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F# allows to use checked arithmetics by opening Checked module, which redefines standard operators to be checked operators, for example:

open Checked
let x = 1 + System.Int32.MaxValue // overflow

will result arithmetic overflow exception.

But what if I want to use checked arithmetics in some small scope, like C# allows with keyword checked:

int x = 1 + int.MaxValue;             // ok
int y = checked { 1 + int.MaxValue }; // overflow

How can I control the scope of operators redefinition by opening Checked module or make it smaller as possible?

share|improve this question
    
Conversely, is it possible to invoke "checked" on all statements in a C# project? –  Heath Hunnicutt Feb 16 '10 at 7:37
2  
@Heath Hunnicutt - The converse can be accomplished with compiler options, either in the IDE or the command line. –  Jeffrey L Whitledge Feb 16 '10 at 17:53

2 Answers 2

up vote 17 down vote accepted

You can always define a separate operator, or use shadowing, or use parens to create an inner scope for temporary shadowing:

let f() =
    // define a separate operator
    let (+.) x y = Checked.(+) x y
    try 
        let x = 1 +. System.Int32.MaxValue
        printfn "ran ok"
    with e ->
        printfn "exception"
    try 
        let x = 1 + System.Int32.MaxValue
        printfn "ran ok"
    with e ->
        printfn "exception"
    // shadow (+)
    let (+) x y = Checked.(+) x y
    try 
        let x = 1 + System.Int32.MaxValue
        printfn "ran ok"
    with e ->
        printfn "exception"
    // shadow it back again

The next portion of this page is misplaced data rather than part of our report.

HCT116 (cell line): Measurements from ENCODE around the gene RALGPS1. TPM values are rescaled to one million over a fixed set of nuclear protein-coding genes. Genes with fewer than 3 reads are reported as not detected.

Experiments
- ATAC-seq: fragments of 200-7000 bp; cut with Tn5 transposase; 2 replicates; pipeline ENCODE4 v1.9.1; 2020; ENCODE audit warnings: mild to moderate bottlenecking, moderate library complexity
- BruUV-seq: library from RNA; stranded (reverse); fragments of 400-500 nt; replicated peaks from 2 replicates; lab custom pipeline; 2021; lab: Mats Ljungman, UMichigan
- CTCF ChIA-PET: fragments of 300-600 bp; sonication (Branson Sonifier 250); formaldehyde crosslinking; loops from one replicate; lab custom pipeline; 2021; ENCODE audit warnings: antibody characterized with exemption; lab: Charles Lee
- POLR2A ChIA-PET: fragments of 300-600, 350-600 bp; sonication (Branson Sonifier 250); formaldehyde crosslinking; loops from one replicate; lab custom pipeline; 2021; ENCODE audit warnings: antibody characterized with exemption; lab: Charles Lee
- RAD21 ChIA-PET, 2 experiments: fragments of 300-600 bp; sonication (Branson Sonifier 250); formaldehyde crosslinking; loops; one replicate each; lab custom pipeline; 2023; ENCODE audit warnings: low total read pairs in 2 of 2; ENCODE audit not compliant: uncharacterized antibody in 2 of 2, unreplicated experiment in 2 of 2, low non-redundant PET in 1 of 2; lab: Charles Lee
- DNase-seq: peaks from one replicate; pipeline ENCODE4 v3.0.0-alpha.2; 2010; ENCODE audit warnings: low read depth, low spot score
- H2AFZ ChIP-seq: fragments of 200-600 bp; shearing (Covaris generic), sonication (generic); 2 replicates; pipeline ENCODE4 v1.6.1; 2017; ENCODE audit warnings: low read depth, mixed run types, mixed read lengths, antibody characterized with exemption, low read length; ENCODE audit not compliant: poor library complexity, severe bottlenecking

let (+) x y = Operators.(+) x y
    try 
        let x = 1 + System.Int32.MaxValue
        printfn "ran ok"
    with e ->
        printfn "exception"
    // use parens to create a scope
    (
        // shadow inside
        let (+) x y = Checked.(+) x y
        try 
            let x = 1 + System.Int32.MaxValue
            printfn "ran ok"
        with e ->
            printfn "exception"
    )            
    // shadowing scope expires
    try 
        let x = 1 + System.Int32.MaxValue
        printfn "ran ok"
    with e ->
        printfn "exception"


f()    
// output:
// exception
// ran ok
// exception
// ran ok
// exception
// ran ok

Finally, see also the --checked+ compiler option:

http://msdn.microsoft.com/en-us/library/dd233171(VS.100).aspx

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2  
nice, thanks =) –  ControlFlow Feb 16 '10 at 12:57

Here is a complicated (but maybe interesting) alternative. If you're writing something serious then you should probably use one of the Brians suggestions, but just out of curiosity, I was wondering if it was possible to write F# computation expression to do this. You can declare a type that represents int which should be used only with checked operations:

type CheckedInt = Ch of int with
  static member (+) (Ch a, Ch b) = Checked.(+) a b
  static member (*) (Ch a, Ch b) = Checked.(*) a b
  static member (+) (Ch a, b) = Checked.(+) a b
  static member (*) (Ch a, b) = Checked.(*) a b

Then you can define a computation expression builder (this isn't really a monad at all, because the types of operations are completely non-standard):

type CheckedBuilder() = 
  member x.Bind(v, f) = f (Ch v)      
  member x.Return(Ch v) = v
let checked = new CheckedBuilder()  

When you call 'bind' it will automatically wrap the given integer value into an integer that should be used with checked operations, so the rest of the code will use checked + and * operators declared as members. You end up with something like this:

checked { let! a = 10000 
          let! b = a * 10000 
          let! c = b * 21 
          let! d = c + 47483648 // !
          return d }

This throws an exception because it overflows on the marked line. If you change the number, it will return an int value (because the Return member unwraps the numeric value from the Checked type). This is a bit crazy technique :-) but I thought it may be interesting!

(Note checked is a keyword reserved for future use, so you may prefer choosing another name)

share|improve this answer
    
+1 for a typesafe approach –  Dario Feb 16 '10 at 14:51
    
That's awesome. –  kvb Feb 16 '10 at 14:53
5  
It's not that great though. You can write checked { return Int32.MaxValue + 1 } and it will be actually unchecked, because to make a number checked, you need to pass it to let! first... –  Tomas Petricek Feb 16 '10 at 15:20

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